I’ve written before about the role of the public sector in supporting broadband programmes, but as the remaining underserved areas get more fragmented and difficult to solve the role of your community becomes more critical. There is often an assumption that this means communities have to roll-up their sleeves and start digging fibre for themselves but community-led broadband is more more diverse than that.

Its certainly true that the more digitally isolated a community is, the greater the engagement you may need to have with the solution, and at

Community-led models

Community-led models

the extremes there may be few options but for your community to build their own solution, but for most communities a range of options exist.

There is a tradeoff to be found which balances your community capability and their ability to invest in the project. Investment in this case is not narrowly defined simply as cash but may include sweat equity and any other kind of value that can be brought to a community-led project.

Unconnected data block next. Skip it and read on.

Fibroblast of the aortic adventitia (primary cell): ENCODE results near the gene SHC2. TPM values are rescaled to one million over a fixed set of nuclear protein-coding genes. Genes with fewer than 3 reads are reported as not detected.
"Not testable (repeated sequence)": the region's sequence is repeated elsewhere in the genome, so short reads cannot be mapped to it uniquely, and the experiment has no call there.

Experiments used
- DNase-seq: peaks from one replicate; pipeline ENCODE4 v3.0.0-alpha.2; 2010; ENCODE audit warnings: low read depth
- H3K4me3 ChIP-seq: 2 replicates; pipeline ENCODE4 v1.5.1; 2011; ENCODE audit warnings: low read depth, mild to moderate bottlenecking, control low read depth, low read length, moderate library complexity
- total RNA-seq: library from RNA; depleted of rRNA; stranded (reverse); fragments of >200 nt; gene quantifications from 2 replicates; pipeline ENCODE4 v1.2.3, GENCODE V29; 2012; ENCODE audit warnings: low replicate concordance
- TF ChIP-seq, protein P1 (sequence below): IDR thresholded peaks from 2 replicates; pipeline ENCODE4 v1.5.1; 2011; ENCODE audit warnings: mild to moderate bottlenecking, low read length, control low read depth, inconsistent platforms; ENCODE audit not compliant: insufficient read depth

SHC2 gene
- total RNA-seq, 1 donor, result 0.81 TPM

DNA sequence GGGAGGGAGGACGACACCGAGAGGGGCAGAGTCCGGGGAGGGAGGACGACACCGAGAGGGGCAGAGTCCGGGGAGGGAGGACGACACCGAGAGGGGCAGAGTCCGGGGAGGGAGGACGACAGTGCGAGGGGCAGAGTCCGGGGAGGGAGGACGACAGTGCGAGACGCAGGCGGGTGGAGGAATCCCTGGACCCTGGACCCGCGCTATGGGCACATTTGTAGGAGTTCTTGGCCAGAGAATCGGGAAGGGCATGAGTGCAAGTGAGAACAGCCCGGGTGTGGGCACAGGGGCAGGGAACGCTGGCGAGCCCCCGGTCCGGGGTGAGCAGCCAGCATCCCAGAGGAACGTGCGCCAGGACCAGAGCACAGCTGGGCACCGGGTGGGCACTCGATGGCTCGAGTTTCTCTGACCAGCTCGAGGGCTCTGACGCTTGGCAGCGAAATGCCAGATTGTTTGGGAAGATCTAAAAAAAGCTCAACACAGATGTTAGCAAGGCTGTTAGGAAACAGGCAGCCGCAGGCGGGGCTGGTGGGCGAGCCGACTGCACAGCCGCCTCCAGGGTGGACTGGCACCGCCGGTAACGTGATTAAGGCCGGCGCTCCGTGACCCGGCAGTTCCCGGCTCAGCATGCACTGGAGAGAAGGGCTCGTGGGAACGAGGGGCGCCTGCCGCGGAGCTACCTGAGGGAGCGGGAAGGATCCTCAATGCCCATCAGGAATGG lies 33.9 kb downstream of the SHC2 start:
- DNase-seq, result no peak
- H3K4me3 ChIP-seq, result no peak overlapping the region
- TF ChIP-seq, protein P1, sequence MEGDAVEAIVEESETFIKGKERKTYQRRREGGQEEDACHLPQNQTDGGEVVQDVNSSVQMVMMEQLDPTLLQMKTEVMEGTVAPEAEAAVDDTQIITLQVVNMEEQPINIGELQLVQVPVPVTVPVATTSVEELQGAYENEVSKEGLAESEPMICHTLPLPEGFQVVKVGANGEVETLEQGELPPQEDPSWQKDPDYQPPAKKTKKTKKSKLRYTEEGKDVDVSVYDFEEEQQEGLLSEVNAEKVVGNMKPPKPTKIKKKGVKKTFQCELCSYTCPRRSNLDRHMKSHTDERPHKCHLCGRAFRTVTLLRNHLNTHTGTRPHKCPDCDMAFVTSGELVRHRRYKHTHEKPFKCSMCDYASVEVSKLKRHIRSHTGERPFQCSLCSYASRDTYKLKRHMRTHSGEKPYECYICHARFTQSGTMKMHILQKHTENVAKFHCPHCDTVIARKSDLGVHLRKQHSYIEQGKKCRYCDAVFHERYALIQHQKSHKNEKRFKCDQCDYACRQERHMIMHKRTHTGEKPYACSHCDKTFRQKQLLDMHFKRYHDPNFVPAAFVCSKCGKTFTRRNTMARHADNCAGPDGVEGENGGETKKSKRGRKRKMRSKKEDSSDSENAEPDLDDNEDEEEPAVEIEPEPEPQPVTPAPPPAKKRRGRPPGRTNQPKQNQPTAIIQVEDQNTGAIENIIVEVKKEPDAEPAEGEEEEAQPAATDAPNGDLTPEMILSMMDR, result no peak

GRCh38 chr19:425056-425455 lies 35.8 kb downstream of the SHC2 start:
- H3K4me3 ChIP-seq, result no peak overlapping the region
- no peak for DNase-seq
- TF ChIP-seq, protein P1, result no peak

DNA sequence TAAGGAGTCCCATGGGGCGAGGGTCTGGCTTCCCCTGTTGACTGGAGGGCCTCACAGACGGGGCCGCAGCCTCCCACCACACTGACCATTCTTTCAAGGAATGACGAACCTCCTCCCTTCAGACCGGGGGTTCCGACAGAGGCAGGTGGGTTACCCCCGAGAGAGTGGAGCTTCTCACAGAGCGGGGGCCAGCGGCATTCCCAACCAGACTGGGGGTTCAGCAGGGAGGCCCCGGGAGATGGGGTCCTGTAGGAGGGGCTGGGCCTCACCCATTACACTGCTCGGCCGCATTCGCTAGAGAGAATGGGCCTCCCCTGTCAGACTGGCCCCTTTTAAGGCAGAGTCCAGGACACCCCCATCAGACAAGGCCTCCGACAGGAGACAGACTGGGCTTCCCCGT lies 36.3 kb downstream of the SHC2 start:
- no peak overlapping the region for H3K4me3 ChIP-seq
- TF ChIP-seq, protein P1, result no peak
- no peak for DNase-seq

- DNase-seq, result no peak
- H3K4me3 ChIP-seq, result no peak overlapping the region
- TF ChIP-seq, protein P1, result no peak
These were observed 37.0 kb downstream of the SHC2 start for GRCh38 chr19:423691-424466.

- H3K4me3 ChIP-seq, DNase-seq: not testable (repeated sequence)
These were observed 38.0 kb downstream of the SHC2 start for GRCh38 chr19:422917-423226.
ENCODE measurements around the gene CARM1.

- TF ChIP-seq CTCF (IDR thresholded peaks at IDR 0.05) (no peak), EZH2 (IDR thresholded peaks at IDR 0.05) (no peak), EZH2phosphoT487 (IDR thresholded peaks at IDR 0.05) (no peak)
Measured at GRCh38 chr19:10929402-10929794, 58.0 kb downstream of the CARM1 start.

These models fall into two broad camps:

  • The first is essentially a helping hand to a third-party who will design, build, operate and own the infrastructure for you.
  • The second model transfers increasing responsibility onto your  community and will require some kind of community enterprise.

Helping Hand

The simplest form is Demand Aggregation where the community collects registered demand. In the remaining underserved areas this will typically need to be more than a simple petition – a company considering investing in your area will almost certainly want to see firm demand that will convert into paying customers and not just a vague indication of the possibility of customers.

This model works well for marginal areas but it may not be sufficient to attract an operator to invest in your area if you are truly hard to reach.

Building on this, a community could consider offering sweat equity to an operator – what BDUK called “Build and Benefit”. For example, local farmers might consider digging the trenches that an operator could adopt and lay fibre into. In essence your community help to build the network and are happy to accept your return in the form of improved broadband services.